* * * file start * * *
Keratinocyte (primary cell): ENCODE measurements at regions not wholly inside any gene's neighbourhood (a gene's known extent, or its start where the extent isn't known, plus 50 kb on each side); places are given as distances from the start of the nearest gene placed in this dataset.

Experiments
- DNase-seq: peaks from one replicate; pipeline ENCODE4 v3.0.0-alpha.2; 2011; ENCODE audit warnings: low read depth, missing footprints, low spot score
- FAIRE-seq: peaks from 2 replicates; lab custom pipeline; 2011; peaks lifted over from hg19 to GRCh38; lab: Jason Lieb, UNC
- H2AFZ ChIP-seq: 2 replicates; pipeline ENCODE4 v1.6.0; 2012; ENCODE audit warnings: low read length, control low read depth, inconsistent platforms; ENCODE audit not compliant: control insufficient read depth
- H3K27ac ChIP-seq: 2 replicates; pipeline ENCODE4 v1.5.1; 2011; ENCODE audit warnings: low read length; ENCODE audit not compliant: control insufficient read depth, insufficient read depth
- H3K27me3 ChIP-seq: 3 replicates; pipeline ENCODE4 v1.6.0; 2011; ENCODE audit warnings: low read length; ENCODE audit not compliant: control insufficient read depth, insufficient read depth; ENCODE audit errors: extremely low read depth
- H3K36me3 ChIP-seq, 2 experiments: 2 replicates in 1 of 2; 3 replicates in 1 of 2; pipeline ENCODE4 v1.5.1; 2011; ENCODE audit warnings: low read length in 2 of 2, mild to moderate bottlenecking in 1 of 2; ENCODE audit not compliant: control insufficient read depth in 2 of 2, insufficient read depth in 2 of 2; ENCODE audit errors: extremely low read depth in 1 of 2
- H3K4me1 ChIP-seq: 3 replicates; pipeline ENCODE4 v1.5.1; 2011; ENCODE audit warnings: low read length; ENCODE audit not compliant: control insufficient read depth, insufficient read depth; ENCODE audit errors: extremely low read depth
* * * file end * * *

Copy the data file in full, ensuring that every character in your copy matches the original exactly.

Keratinocyte (primary cell): ENCODE measurements at regions not wholly inside any gene's neighbourhood (a gene's known extent, or its start where the extent isn't known, plus 50 kb on each side); places are given as distances from the start of the nearest gene placed in this dataset.

Experiments
- DNase-seq: peaks from one replicate; pipeline ENCODE4 v3.0.0-alpha.2; 2011; ENCODE audit warnings: low read depth, missing footprints, low spot score
- FAIRE-seq: peaks from 2 replicates; lab custom pipeline; 2011; peaks lifted over from hg19 to GRCh38; lab: Jason Lieb, UNC
- H2AFZ ChIP-seq: 2 replicates; pipeline ENCODE4 v1.6.0; 2012; ENCODE audit warnings: low read length, control low read depth, inconsistent platforms; ENCODE audit not compliant: control insufficient read depth
- H3K27ac ChIP-seq: 2 replicates; pipeline ENCODE4 v1.5.1; 2011; ENCODE audit warnings: low read length; ENCODE audit not compliant: control insufficient read depth, insufficient read depth
- H3K27me3 ChIP-seq: 3 replicates; pipeline ENCODE4 v1.6.0; 2011; ENCODE audit warnings: low read length; ENCODE audit not compliant: control insufficient read depth, insufficient read depth; ENCODE audit errors: extremely low read depth
- H3K36me3 ChIP-seq, 2 experiments: 2 replicates in 1 of 2; 3 replicates in 1 of 2; pipeline ENCODE4 v1.5.1; 2011; ENCODE audit warnings: low read length in 2 of 2, mild to moderate bottlenecking in 1 of 2; ENCODE audit not compliant: control insufficient read depth in 2 of 2, insufficient read depth in 2 of 2; ENCODE audit errors: extremely low read depth in 1 of 2
- H3K4me1 ChIP-seq: 3 replicates; pipeline ENCODE4 v1.5.1; 2011; ENCODE audit warnings: low read length; ENCODE audit not compliant: control insufficient read depth, insufficient read depth; ENCODE audit errors: extremely low read depth